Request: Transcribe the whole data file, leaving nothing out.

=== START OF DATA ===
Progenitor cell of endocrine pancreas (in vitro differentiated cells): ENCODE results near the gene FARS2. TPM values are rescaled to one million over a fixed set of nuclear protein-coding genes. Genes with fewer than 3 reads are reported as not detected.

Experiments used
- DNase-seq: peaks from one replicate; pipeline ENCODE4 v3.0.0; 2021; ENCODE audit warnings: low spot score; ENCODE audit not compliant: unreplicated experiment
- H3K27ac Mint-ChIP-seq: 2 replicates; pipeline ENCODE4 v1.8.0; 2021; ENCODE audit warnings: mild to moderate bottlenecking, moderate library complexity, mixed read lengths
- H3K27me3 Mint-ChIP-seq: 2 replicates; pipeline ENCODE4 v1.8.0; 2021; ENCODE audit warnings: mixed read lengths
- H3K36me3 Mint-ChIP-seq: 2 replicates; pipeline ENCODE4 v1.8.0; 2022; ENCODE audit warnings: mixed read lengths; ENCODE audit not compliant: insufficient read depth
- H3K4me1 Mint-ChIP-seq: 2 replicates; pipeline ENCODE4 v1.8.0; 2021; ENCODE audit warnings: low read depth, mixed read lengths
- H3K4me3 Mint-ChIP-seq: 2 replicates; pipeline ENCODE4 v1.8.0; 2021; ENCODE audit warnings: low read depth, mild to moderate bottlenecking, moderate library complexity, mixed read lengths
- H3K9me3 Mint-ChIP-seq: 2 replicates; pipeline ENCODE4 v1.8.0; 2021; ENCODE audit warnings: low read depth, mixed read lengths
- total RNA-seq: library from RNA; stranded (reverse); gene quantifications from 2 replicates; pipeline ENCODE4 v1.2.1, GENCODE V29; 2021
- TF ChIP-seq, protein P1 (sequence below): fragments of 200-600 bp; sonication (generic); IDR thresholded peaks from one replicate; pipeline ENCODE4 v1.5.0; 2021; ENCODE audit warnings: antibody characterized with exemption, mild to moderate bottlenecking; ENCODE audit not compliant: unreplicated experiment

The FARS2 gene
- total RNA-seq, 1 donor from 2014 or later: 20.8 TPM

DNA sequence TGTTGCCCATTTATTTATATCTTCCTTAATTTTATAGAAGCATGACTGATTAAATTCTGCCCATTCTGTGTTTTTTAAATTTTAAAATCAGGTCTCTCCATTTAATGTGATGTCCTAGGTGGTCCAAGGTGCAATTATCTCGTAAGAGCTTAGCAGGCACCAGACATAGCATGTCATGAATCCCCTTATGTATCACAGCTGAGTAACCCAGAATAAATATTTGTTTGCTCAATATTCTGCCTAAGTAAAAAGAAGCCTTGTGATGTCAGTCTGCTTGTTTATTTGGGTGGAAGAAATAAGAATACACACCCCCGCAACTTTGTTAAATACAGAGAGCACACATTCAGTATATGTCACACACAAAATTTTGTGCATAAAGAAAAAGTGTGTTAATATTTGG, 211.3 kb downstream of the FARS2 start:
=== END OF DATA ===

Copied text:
Progenitor cell of endocrine pancreas (in vitro differentiated cells): ENCODE results near the gene FARS2. TPM values are rescaled to one million over a fixed set of nuclear protein-coding genes. Genes with fewer than 3 reads are reported as not detected.

Experiments used
- DNase-seq: peaks from one replicate; pipeline ENCODE4 v3.0.0; 2021; ENCODE audit warnings: low spot score; ENCODE audit not compliant: unreplicated experiment
- H3K27ac Mint-ChIP-seq: 2 replicates; pipeline ENCODE4 v1.8.0; 2021; ENCODE audit warnings: mild to moderate bottlenecking, moderate library complexity, mixed read lengths
- H3K27me3 Mint-ChIP-seq: 2 replicates; pipeline ENCODE4 v1.8.0; 2021; ENCODE audit warnings: mixed read lengths
- H3K36me3 Mint-ChIP-seq: 2 replicates; pipeline ENCODE4 v1.8.0; 2022; ENCODE audit warnings: mixed read lengths; ENCODE audit not compliant: insufficient read depth
- H3K4me1 Mint-ChIP-seq: 2 replicates; pipeline ENCODE4 v1.8.0; 2021; ENCODE audit warnings: low read depth, mixed read lengths
- H3K4me3 Mint-ChIP-seq: 2 replicates; pipeline ENCODE4 v1.8.0; 2021; ENCODE audit warnings: low read depth, mild to moderate bottlenecking, moderate library complexity, mixed read lengths
- H3K9me3 Mint-ChIP-seq: 2 replicates; pipeline ENCODE4 v1.8.0; 2021; ENCODE audit warnings: low read depth, mixed read lengths
- total RNA-seq: library from RNA; stranded (reverse); gene quantifications from 2 replicates; pipeline ENCODE4 v1.2.1, GENCODE V29; 2021
- TF ChIP-seq, protein P1 (sequence below): fragments of 200-600 bp; sonication (generic); IDR thresholded peaks from one replicate; pipeline ENCODE4 v1.5.0; 2021; ENCODE audit warnings: antibody characterized with exemption, mild to moderate bottlenecking; ENCODE audit not compliant: unreplicated experiment

The FARS2 gene
- total RNA-seq, 1 donor from 2014 or later: 20.8 TPM

DNA sequence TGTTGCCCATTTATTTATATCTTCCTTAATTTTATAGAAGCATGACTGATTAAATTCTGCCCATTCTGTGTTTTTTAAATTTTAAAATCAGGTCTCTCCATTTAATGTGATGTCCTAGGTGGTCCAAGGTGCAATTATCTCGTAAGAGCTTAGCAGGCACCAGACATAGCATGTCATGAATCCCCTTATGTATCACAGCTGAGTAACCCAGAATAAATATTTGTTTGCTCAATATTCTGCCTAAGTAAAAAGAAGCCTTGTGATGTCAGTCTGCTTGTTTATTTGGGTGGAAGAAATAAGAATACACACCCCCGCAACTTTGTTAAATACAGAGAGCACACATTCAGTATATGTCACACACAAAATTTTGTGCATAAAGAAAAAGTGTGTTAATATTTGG, 211.3 kb downstream of the FARS2 start: